Power of Attorney (POA)

Powers of Attorney (POA) are dictated by each province; in Ontario, a basic form is available from the Ontario Ministry of the Attorney general. Other provinces have access to power of attorney forms on their websites. A lawyer may also be consulted to prepare the form.

What is Power of Attorney? 

The objective of a POA is to assign a designate – an ‘attorney’, (which in this case does not mean a lawyer) to understand and carry out your wishes in the event you (the 'donor') are incapacitated. Power of Attorney gives them the legal ability to act on the donor’s behalf in financial and legal matters. Family members do not have the automatic right to act on your behalf and the direction of an authorized POA will supersede those of a family member.

For example, you might grant legal Power of Attorney to your oldest daughter to act on your behalf. This is especially applicable for seniors who have been diagnosed with a progressive disease such as dementia. In this case, Power of Attorney allows your daughter to freely handle financial decisions in your stead, if the POA is durable (see below).  

POA for Care

The POA for Care is ‘invoked’, or activated, only when the person is physically or mentally incapacitated. This in itself is a very grey area of the law. For example, a person may seem to be neglecting their health or personal care, living in squalor and hoarding, but be mentally capable of making personal and financial decisions, and therefore entitled to do as they wish. Mental capacity, usually defined as the ability to understand the implications of an action or a decision, is assessed by a variety of tests and evaluative instruments, given by a doctor or registered Capacity Assessor, supervised (in Ontario) by the Ontario Ministry of the Attorney General’s Office of the Public Guardian and Trustee.

Living Will

The POA for Care may also include advanced directives or a ‘Living Will’, which are your specific wishes for extraordinary measures such as intubation or life support. A simple ‘do not resuscitate’, also known as ‘DNR’, only covers the unlikely event of a cardiac arrest; much more aggressive measures are typically taken in a modern emergency room. It is important to know that any type of life support is not withdrawn without extensive discussion with the POA for Care, other family members and the hospital ethics committee.

The POA for Property

The POA for Property is a similar but much more controversial document. Like the POA for Care, the POA for Property is used to direct a person’s business affairs such as banking, bill paying, investments, buying and selling of property, when they are physical or mentally incapacitated. Read more about the power of attorney for property

POA for Property and Elder Abuse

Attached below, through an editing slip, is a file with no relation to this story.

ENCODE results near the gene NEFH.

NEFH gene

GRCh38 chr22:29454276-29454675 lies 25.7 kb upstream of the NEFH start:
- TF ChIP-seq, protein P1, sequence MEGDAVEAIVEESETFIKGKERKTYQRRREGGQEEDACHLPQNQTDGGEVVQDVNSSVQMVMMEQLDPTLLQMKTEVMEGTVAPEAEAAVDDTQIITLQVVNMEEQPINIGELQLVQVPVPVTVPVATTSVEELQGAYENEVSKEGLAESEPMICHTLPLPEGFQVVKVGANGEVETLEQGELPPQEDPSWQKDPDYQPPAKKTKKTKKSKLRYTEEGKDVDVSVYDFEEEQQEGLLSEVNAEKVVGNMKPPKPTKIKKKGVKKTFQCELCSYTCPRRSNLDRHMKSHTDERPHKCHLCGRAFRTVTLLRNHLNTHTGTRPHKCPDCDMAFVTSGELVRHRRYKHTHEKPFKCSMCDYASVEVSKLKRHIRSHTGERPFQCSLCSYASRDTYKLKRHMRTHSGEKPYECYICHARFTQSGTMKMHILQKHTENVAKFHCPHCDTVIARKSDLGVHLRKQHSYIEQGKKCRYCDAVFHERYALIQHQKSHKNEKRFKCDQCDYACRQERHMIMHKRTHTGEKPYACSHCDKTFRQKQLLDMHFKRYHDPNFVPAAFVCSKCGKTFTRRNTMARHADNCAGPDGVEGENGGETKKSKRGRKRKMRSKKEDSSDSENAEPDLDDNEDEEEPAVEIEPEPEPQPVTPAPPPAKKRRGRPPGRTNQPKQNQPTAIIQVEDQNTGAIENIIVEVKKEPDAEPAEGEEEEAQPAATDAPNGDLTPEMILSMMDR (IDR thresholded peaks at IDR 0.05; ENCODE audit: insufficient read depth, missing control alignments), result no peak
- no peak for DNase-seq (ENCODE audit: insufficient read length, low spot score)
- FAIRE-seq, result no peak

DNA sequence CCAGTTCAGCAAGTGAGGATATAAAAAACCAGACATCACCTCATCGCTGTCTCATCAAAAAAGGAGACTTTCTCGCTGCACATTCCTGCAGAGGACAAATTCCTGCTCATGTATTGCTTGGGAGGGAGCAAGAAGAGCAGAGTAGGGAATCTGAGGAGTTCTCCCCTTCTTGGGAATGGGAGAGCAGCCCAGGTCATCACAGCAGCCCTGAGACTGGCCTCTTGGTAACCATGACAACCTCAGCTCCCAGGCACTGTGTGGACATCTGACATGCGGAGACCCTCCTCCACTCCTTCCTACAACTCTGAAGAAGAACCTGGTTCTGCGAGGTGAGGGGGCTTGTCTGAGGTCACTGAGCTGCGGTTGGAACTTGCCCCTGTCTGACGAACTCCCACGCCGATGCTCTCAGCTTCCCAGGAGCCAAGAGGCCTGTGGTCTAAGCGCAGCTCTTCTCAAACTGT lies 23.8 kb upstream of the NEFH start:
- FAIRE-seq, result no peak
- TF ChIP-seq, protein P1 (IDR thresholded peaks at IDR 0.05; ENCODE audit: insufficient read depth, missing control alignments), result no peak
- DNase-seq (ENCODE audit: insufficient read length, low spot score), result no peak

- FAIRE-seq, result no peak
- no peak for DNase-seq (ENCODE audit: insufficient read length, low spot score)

A major difference from the POA for Care is a dangerous one – the POA for Property may be invoked as soon as it is executed, and may therefore be subject to fraud. There are increasing reports of financial elder abuse from adult children, financial managers or estate lawyers whose valid POA’s allowed them to transfer funds, cash in or redirect investments and sell property without the senior’s knowledge, with tragic results. Having a trusted lawyer discuss, understand and create a customized POA for Property may cost $300-$900 and be well worth the fee. For example you may want to add a clause prohibiting the selling or mortgaging of your property without the agreement of all of your children. If you have designated one of your children to be your POA for Property, you may designate that he or she must provide a monthly accounting to your other children.

General Power of Attorney vs. Durable Power of Attorney

General Power of Attorney might be assigned (for example) in the case of being out of the country. The donor still has the power to override any decision made by the person assigned the POA. If the Power of Attorney is stipulated as durable then it remains legally valid after you are incapicated.

What are the Limits of Power of Attorney?

Power of Attorney does not give the 'attorney' authority to override decisions made by the donor (who, in this case, may be suffering the effects of dementia). Power of Attorney becomes invalid if the donor is deceased. All legal affairs related to the estate of the deceased are handled by a legal will and its executor.

You will typically assign Power of Attorney to the person you trust the most and assume will be around after you are incapacitated. This is typically a family member but may also be a close friend, a domestic partner or anyone you trust to make responsible decisions for you in your stead. Then, should your disease progress so far that you are incapable of making clear decisions about financial matters (for example), these issues will be handled by the 'attorney.'

Additional Information and Sources

Attorney General of Canada offers legal instructions and definitions, along with two forms you can download: the Power of Attorney for Property, and the Power of Attorney for Personal Care.  

Law Depot's FAQ about Power of Attorney 

Related Links

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